Ballot Amendments Discussed at October Lunch

Clear differences of opinion were expressed by our speakers at the 2016 Ballot Question Forum, hopefully providing the information needed to cast a vote for all the right reasons.

Clockwise from upper left: Cindy Tindell, Richard Pinsky, Bianca Garza, Virginia Brooks, Fred Scheibl, Bill Perry

Kicked off by moderator Fred Scheibl, who gave an overview of the questions and drilled down on amendments 3 and 5, we had pro and con speakers for the solar amendment (1), medical marijuana (2) and the county sales tax increase.

Amendment 3, which adds totally and permanently disabled first responders to the list of groups getting extra homestead exemptions, is an enabling amendment. If passed, the legislature will have to fill in the details, including the amount of the exemption.

Amendment 5 is a tweak to the previously passed amendment which provides an extra homestead exemption to low income seniors by allowing the exemption to continue, even if rising valuations raise the home value above the $250K threshold.

On the Solar Energy Amendment 1, Cindy Tindell, Vice President of Nextera Energy (parent of Florida Power & Light) explained the amendment from the utilities point of view – that the desire is to not reimburse the retail price of energy to the generating consumer as is now the practice with net metering. Utility generating plants, with all their overhead, are only reimbursed at the wholesale energy price she explained, and it is unfair to treat solar generating consumers more favorably.

Not so fast, said Ackerman public policy manager Richard Pinsky. The energy that flows back into the grid from a net metering device is only returning the energy it has already paid for at the retail price. He compared the situation to a water company charging its customers for rainwater they collected in a barrel.

That the effect of the amendment turns on the pricing model for net metering was enlightening to some, as the ballot language only talks vaguely about “subsidizing the costs of backup power and electric grid access.” An old rule of thumb says that if the effect of an amendment or statute is not easily understood, there is probably a reason – vote no if there is any doubt.

For Medical marijuana amendment 2, which came very close to passing (57.6%) in 2014, Bianca Garza, Communications Director of United for Care made the case for the effectiveness of marijuana derivatives for many medical conditions and the safety and good results that have been experienced in the states that have implemented similar programs.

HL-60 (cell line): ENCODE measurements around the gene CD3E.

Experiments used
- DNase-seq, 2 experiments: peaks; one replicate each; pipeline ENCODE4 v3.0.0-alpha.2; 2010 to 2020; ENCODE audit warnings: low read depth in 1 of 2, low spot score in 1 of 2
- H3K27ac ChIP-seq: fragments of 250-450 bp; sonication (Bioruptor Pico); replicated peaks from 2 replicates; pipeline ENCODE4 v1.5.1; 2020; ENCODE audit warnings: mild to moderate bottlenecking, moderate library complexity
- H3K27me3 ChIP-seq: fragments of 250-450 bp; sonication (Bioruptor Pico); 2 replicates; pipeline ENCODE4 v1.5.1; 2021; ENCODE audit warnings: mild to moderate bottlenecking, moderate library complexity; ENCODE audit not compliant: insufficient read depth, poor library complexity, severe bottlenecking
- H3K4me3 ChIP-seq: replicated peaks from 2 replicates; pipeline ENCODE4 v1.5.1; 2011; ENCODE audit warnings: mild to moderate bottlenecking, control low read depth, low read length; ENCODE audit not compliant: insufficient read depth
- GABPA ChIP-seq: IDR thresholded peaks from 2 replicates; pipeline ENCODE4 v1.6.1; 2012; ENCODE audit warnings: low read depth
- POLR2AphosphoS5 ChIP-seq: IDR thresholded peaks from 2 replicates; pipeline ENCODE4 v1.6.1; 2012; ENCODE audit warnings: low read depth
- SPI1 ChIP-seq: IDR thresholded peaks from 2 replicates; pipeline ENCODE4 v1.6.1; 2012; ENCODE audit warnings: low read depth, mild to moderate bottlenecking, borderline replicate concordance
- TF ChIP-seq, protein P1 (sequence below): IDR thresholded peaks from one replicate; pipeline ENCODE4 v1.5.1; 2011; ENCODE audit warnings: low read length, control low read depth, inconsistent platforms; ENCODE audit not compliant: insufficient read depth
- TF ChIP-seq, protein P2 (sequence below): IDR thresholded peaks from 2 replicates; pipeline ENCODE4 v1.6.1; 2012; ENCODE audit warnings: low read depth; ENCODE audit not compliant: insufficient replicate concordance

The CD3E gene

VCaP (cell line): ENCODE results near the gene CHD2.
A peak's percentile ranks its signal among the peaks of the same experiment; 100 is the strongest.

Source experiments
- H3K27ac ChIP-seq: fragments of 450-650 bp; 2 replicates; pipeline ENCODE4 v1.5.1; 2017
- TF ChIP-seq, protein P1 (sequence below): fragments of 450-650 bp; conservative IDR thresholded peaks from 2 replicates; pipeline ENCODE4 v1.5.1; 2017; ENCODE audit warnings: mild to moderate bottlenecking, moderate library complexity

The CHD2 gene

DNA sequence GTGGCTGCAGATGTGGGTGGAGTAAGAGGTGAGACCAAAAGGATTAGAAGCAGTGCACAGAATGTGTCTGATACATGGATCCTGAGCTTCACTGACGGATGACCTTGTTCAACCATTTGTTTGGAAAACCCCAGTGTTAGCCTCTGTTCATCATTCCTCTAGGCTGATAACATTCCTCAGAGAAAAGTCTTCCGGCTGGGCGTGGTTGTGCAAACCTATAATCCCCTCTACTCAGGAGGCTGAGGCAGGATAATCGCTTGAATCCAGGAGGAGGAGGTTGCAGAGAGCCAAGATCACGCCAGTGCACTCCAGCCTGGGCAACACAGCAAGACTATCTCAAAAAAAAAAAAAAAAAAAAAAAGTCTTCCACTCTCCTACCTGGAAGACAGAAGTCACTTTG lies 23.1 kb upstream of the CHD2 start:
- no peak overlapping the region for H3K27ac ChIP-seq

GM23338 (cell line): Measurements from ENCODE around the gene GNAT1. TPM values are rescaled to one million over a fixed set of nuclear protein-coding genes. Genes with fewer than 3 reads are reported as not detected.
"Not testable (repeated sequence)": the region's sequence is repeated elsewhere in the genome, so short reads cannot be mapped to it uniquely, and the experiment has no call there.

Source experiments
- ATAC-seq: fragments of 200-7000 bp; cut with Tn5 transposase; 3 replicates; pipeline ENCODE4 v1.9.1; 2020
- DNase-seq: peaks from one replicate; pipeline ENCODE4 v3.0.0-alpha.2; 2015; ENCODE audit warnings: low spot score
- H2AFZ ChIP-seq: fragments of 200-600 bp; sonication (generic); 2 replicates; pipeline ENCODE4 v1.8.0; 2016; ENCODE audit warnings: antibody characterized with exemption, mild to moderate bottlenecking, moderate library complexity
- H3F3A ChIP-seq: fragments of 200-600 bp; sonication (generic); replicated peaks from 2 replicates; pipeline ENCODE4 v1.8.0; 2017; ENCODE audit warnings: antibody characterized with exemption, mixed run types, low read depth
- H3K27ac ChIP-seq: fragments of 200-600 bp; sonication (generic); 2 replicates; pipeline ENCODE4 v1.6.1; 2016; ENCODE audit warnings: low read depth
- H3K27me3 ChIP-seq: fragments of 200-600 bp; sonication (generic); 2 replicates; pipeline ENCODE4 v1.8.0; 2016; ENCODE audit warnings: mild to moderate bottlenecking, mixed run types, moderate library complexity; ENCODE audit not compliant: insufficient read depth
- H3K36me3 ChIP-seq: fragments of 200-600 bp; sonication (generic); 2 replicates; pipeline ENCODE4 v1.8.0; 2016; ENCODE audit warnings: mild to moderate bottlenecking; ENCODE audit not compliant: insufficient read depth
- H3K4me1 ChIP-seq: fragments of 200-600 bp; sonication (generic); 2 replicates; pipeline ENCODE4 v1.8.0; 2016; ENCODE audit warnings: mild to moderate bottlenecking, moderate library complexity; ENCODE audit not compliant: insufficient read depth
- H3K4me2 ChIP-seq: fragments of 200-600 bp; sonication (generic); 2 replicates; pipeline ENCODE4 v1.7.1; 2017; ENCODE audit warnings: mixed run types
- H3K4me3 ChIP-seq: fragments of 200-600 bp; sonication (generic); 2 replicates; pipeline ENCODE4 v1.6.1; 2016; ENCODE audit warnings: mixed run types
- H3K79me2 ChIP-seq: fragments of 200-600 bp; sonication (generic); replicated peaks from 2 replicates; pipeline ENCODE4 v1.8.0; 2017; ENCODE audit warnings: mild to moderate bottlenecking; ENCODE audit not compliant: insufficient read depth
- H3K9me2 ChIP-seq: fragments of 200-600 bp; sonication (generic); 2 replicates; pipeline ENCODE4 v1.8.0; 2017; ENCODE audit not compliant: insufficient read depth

Opposing the amendment, Virginia Brooks took us through a list of considerations, including non precise administration amounts, sourcing of prescriptions outside of the pharmacy system, use of a prescription drug not vetted through clinical trials, access to the drugs by children in the household, and other potential problems.

Regarding the county sales tax increase to 7%, Bill Perry, CEO of Gunster and the incoming chairman of the PBC Economic Council made the case based on the need for a long list of infrastructure repairs, and the advantages that a sales tax has over borrowing the money with a bond issue.

Opposing the tax, Fred Scheibl, argued that the infrastructure shortfall could have been addressed in the normal budget process but a conscious choice was made to divert Engineering and Public Works funds to other priorities like employee raises (12.5% in 5 years), and the proposal comes on top of the highest property taxes in county history. The sales tax is a “blunt instrument” and will raise the $2.7B whether it is needed or not. A bond on the other hand (which can be used if the tax is defeated) can borrow only enough money to address the really critical needs.

For more information on the ballot amendments and sales tax question, see our voters guide to the ballot questions.

Support Ron Berman For Senate District 30

Show your support for Ron by attending this upcoming Meet & Greet. RSVP to Tom Plante, 561-236-8891.